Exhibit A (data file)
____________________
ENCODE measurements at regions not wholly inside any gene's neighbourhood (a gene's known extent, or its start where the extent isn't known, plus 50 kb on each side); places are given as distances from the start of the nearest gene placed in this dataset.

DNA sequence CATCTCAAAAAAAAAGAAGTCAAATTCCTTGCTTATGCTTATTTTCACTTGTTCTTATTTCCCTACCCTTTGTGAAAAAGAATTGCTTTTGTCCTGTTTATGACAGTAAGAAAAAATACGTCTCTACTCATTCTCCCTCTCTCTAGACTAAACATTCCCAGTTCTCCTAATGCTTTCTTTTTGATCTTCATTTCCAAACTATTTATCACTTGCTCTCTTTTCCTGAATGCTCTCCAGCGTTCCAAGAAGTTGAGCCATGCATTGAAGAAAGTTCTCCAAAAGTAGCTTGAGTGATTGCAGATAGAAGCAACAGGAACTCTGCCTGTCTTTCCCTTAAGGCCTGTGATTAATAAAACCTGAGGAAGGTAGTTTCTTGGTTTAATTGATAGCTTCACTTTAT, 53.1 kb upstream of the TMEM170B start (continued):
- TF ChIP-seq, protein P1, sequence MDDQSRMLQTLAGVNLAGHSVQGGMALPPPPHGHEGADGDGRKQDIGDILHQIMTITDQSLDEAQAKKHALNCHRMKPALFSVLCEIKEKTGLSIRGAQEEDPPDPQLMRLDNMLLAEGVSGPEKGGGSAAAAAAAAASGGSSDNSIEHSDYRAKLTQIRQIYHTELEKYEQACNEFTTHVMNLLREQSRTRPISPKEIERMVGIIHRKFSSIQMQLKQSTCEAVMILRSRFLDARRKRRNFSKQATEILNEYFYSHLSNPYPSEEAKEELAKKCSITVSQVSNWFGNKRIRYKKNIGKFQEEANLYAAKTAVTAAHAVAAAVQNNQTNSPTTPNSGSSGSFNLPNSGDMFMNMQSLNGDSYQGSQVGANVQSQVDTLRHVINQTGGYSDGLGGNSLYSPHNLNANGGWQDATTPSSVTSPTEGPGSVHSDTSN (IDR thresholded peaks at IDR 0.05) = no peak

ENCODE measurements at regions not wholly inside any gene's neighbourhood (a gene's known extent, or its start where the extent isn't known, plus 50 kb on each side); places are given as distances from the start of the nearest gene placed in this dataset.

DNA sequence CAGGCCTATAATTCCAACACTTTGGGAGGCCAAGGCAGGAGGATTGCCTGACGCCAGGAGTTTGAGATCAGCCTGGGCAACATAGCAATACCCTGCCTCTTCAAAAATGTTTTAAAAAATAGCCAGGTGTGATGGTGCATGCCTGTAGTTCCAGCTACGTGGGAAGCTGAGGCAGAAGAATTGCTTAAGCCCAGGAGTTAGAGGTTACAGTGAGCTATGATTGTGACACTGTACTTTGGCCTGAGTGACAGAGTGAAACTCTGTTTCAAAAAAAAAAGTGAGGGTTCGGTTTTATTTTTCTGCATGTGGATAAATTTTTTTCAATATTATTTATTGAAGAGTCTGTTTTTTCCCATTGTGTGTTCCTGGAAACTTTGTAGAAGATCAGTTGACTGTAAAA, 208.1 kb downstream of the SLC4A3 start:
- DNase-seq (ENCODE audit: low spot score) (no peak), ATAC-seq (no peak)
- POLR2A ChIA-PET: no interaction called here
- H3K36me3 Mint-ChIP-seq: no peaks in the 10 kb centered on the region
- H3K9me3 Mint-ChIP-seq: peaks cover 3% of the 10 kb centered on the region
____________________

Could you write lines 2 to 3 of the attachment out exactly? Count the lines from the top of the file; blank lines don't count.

DNA sequence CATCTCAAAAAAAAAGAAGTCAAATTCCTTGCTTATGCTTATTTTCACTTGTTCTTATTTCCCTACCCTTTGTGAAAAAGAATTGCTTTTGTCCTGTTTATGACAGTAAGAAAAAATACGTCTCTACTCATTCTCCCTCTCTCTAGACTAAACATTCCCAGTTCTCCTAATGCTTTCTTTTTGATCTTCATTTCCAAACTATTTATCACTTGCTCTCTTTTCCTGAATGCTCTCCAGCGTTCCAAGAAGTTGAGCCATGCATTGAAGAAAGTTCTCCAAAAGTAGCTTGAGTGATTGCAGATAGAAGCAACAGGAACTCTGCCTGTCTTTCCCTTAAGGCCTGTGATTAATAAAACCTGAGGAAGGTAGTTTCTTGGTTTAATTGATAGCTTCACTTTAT, 53.1 kb upstream of the TMEM170B start (continued):
- TF ChIP-seq, protein P1, sequence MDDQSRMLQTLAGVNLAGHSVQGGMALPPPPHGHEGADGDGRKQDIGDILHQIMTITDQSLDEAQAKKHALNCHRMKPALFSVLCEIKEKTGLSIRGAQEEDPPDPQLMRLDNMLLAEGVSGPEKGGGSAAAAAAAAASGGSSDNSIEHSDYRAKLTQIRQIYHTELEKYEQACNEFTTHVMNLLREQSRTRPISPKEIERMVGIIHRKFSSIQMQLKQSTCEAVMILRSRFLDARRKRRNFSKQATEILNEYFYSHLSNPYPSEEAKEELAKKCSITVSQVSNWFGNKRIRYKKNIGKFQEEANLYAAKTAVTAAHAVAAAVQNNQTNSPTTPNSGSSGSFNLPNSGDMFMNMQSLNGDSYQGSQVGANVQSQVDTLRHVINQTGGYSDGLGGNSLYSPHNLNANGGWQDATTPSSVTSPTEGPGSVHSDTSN (IDR thresholded peaks at IDR 0.05) = no peak